(Reuters) - Activist investor William Ackman, who placed a $1 billion (£754.5 million) bet in 2012 that Herbalife Ltd's (>> Herbalife Ltd.) stock price would tumble to zero, said on Wednesday his firm has capped losses by recently closing out its short position in the nutrition and supplements company.
For years, Ackman has said that the company would eventually crumble under regulatory scrutiny for operating what he has called a pyramid scheme, a claim Herbalife denies. He said on Wednesday he has opened a separate bet that Herbalife shares would fall in the form of put options.
Herbalife has been buying back shares and its stock price has soared some 50 percent this year, piling pressure on Ackman's $10 billion hedge fund as paper losses mounted and the cost to borrow the shares rose.
"We covered the shorts and replaced them with outright put positions," Ackman told Reuters, adding that potential losses on Herbalife will now be limited to 3 percent of the firm's capital. "We can still lose money but the loss is capped."
Ackman did not disclose how much his firm, Pershing Square Capital Management, had lost by buying shares to cover its short position.
Short positions, in which borrowed shares are sold in hopes they can be replaced later at a lower price, have the potential for heavy losses that increase as a stock's price rises. Put options give the holder the option to sell a stock at a set price.
Herbalife's stock price has risen in part by its decision to buy back a big chunk of its shares, a move many in the market interpreted as Herbalife trying to pressure Ackman into giving up on his years-long crusade against the company.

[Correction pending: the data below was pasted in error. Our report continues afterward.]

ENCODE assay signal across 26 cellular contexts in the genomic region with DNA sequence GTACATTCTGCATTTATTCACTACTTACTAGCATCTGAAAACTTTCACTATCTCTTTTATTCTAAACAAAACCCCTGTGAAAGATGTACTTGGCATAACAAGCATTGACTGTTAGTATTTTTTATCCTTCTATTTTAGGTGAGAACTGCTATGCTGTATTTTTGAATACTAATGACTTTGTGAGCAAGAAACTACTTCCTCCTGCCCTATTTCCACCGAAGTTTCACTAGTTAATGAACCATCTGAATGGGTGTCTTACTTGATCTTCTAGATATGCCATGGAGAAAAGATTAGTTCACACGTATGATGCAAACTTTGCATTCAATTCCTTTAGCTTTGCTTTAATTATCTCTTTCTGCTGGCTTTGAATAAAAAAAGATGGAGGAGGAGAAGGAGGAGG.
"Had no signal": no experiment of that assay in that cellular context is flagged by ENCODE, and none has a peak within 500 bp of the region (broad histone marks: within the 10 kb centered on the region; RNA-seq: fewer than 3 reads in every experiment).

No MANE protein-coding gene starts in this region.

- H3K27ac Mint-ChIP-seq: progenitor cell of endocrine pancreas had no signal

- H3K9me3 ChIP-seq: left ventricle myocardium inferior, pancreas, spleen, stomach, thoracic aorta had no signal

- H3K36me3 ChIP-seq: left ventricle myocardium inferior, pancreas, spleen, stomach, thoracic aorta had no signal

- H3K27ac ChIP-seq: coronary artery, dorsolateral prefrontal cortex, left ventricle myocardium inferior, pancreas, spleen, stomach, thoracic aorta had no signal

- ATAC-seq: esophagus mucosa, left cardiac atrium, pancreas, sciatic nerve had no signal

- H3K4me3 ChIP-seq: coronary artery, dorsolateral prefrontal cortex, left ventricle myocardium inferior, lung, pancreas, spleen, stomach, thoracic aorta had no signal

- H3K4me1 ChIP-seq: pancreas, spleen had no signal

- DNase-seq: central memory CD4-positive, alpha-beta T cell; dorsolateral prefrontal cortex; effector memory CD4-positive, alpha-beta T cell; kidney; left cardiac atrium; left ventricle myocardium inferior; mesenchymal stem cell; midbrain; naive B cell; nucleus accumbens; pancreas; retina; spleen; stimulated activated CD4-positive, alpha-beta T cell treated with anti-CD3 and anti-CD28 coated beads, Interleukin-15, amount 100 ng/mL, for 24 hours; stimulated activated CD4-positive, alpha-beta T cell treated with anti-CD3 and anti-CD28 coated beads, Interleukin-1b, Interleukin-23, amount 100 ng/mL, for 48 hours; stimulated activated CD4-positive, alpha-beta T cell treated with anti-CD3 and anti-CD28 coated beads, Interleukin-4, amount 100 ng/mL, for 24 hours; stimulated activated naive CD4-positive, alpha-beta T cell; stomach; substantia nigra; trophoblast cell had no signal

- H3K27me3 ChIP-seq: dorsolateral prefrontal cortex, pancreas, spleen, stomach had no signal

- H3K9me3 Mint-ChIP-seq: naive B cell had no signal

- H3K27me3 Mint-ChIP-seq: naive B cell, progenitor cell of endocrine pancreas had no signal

Herbalife stock dipped 0.6 percent to $72.18 on Wednesday.
Pershing Square International, the firm's hedge fund portfolio, nursed small losses for the year through the middle of October after logging double-digit losses in 2015 and 2016.
The fund reported a 1.5 percent loss for the first six months of 2017. Pershing Square said in its interim financial report that Herbalife was the fund's biggest loser for that period with a 4.3 percent decline.
For much of the last five years, since Ackman first unveiled the position in December 2012, Herbalife has been a thorn for Pershing Square as unrealized losses mounted.
While Herbalife has played a major role in Ackman's portfolio in recent years, Ackman quickly turned back to Automatic Data Processing Inc (>> Automatic Data Processing) where he is campaigning for three board seats. He hosted another webinar on ADP on Wednesday, aiming to underscore his claim that the company is inefficient.
(Reporting by Svea Herbst-Bayliss in Boston; Editing by Chizu Nomiyama, Meredith Mazzilli and Jeffrey Benkoe)